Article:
Popular Evangelicalism in American Culture

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Richard G. Kyle
  • New York, NY: 
    Routledge
    , October
     2017.
     220 pages.
     $39.95.
     Paperback.
    ISBN
    9781138297968.
     For other formats: Link to Publisher's Website.

Review

Popular Evangelicalism in American Culture probably should have been titled “popular culture in American evangelicalism.” Author Richard G. Kyle blends historical research with a jeremiad about evangelicals’ crass populism. American evangelicals, Kyle argues, have lost any sense of distinctiveness from popular culture. They have become what their parents and grandparents warned against. 

In nine thematic chapters, Kyle charts the changing nature of evangelical belief and practice. The third chapter, for instance, details evangelicals’ increasing comfort with market capitalism during the Gilded Age and follows that story through the mid-20th century marriage between business leaders and leading evangelists. Chapter 6 tracks the rise of the prosperity gospel, arguing that “biblical illiteracy” and an “emphasis on feelings” encouraged teachings that appealed to the masses (112). The subsequent chapter takes on megachurches, which cater to Americans’ desires for “quick answers and easy solutions” (131). Kyle weaves a declension narrative into most chapters, underlined by his dry and sometimes dismissive assessments of contemporary evangelicalism. 

Popular Evangelicalism in American Culture surveys a wide array of white evangelical leaders. Kyle’s chapter on millennialism deftly narrates the theologies of Cotton Mather, Jonathan Edwards, John Nelson Darby, Cyrus Scofield, and John Walvoord. He demonstrates how late-20th century evangelical apocalypticists like Hal Lindsey, John Hagee, and Billy Graham merged Christian millennialism with popular culture. A chapter on the electronic church tracks the evolution of religious broadcasting from Oral Roberts and Graham to Jimmy Swaggart and the Bakkers. 

The book concludes with a lament: “no religious group has been as controlled by the popular culture as has American evangelicalism” (191). While Kyle never posits an evangelical golden era, he contends that evangelicals once stood for something. Nineteenth and early-20th century evangelicals certainly utilized mediums of popular culture, but according to Kyle, their message stood apart. No more. 

Kyle’s arguments rest on a wide reading of secondary sources. His analysis of evangelicals’s Christian nation arguments draws on the foundational work of Mark Noll, George Marsden, Nathan Hatch, and Grant Wacker. His critique of evangelicals’ various departures from their predecessors relies on important books by D. G. Hart and Randall Balmer. With a few exceptions, Kyle does not engage as fully with more recent scholarship on evangelicalism. 

The major omission in Kyle’s narrative is race. After a couple brief mentions of black evangelicals in the first chapter, African Americans mostly disappear from the narrative. Nearly all of the evangelicals mentioned in the book are white, yet Kyle does not interrogate the role of white supremacy in the history of evangelicalism. The civil rights movement merits just half a paragraph. Analysis of white evangelical support for Donald Trump (and the sharp contrast in voting patterns among black evangelicals) does not appear in this volume.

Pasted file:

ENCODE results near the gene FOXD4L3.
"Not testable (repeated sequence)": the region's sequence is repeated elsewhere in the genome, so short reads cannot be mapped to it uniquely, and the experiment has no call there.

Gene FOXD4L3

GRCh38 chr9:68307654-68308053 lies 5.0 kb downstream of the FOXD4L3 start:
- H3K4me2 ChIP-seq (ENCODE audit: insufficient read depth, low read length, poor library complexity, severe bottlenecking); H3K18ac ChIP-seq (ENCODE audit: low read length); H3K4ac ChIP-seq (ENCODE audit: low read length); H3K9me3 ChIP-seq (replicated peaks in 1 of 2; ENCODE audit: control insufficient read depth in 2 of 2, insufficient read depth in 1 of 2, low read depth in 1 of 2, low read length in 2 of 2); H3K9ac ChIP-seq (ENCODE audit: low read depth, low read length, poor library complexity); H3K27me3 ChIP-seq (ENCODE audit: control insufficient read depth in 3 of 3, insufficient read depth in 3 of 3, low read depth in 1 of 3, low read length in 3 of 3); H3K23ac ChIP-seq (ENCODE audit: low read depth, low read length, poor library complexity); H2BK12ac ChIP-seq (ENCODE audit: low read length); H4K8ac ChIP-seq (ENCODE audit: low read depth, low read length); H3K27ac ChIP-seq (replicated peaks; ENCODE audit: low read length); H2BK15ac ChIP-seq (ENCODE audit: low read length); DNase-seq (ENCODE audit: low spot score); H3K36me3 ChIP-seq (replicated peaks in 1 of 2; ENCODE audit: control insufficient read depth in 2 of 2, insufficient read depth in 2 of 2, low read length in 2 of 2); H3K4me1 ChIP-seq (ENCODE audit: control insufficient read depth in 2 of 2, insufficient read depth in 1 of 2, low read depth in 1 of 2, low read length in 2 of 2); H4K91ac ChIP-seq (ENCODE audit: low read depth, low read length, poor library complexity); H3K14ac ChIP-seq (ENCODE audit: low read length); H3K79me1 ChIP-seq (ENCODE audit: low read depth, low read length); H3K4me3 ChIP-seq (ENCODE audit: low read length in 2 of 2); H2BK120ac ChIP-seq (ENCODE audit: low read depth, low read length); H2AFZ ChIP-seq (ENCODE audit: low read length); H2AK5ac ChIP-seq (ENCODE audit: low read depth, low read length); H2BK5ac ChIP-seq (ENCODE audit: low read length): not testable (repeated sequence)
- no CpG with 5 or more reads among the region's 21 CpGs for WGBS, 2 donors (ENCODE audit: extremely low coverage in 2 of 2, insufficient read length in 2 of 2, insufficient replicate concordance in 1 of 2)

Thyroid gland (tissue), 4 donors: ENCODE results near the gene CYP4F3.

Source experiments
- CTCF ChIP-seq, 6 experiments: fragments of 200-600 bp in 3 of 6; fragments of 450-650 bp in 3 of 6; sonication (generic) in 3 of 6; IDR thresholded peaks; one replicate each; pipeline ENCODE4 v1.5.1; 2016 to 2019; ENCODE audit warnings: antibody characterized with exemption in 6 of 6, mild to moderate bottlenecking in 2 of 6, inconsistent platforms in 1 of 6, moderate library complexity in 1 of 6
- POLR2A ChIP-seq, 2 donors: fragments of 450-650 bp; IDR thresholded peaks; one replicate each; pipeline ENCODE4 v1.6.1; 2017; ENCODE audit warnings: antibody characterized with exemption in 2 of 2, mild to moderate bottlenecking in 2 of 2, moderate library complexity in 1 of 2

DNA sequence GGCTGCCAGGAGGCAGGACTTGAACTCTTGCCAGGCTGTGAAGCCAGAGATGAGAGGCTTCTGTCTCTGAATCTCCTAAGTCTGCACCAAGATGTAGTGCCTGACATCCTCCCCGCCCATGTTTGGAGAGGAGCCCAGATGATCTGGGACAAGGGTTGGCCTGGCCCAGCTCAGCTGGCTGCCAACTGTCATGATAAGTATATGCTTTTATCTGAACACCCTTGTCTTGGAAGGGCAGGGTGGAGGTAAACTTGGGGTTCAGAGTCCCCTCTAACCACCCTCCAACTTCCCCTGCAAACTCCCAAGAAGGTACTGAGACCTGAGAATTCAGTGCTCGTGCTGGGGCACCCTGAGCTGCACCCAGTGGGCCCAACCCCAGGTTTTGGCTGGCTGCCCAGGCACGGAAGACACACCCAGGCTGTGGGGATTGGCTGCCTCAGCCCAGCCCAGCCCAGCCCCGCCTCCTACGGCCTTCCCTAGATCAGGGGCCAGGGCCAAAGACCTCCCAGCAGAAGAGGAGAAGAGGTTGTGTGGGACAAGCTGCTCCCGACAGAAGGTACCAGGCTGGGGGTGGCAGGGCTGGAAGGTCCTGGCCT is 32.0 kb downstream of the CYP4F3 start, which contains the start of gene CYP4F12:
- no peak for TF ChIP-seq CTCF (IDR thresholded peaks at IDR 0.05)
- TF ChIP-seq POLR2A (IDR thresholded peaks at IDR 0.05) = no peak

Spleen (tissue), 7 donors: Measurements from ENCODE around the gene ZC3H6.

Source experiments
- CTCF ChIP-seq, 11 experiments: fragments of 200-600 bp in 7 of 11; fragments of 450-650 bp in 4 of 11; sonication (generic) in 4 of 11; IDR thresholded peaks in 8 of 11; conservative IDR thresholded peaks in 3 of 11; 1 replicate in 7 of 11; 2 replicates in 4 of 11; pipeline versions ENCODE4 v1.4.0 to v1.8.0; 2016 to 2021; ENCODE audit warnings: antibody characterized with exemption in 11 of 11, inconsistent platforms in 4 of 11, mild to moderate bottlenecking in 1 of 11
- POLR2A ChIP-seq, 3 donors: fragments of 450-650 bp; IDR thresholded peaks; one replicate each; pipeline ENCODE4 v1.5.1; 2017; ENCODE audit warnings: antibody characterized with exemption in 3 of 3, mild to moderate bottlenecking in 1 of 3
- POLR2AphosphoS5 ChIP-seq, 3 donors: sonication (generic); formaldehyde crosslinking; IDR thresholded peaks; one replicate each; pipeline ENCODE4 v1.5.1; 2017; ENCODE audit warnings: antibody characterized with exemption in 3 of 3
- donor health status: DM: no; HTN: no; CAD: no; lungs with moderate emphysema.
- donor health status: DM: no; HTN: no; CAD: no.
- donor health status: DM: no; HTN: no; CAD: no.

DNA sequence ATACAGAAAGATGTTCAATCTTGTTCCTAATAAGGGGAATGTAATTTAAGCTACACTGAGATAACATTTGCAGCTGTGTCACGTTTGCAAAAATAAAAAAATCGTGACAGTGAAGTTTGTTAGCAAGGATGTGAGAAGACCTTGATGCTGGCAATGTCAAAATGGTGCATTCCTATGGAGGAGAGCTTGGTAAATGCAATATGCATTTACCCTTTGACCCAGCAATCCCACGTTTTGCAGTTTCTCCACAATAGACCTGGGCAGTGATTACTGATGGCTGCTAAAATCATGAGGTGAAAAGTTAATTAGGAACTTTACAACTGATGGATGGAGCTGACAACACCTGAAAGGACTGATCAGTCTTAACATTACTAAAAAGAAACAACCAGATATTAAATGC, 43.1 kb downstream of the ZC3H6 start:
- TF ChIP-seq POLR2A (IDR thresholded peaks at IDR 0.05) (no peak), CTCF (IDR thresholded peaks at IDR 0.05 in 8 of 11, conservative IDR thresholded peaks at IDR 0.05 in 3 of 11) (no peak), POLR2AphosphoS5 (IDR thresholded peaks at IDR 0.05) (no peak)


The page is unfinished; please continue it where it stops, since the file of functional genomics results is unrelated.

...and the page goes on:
The lack of engagement with recent scholarship and race compromises the overall effect of Kyle’s argument. Kyle makes a compelling case that evangelicalism’s populist character has ultimately resulted in the collapse of its distinctiveness and the erosion of its witness. This argument would have been stronger if put in deeper conversation with Molly Worthen’s treatment of evangelicals’ ongoing crisis of authority in Apostles of Reason (Oxford University Press, 2016). It would have been more gripping if connected to white evangelicals’ history of defending racist systems and beliefs. 

In his book The Age of Evangelicalism (Oxford University Press, 2016), historian Steven Miller contends that the period from 1976-2008 marked “America’s born-again years.” This period corresponds with the timeframe in which Kyle believes evangelicalism fully capitulated to popular culture. Miller—writing before the 2016 election—argued that the age of evangelicalism is over. Kyle—writing after the election—sees a tradition still on the rise numerically, if not theologically. These divergent assessments of contemporary white evangelicals reflect both the time in which each book was published and the two authors’ different perspectives. The books converge, however, in their contention that evangelicalism more often mirrors popular culture than counters it. Evangelicals and interested outsiders who wonder why evangelicals seem so at ease in the currents of popular culture will find Kyle’s argument worth considering.

About the Reviewer(s): 

Seth Dowland is Associate Professor of Religion at Pacific Lutheran University.

Date of Review: 
August 19, 2018
About the Author(s)/Editor(s)/Translator(s): 

Richard G. Kyle is professor emeritus of history and religion, Tabor College in Hillsboro, Kansas.

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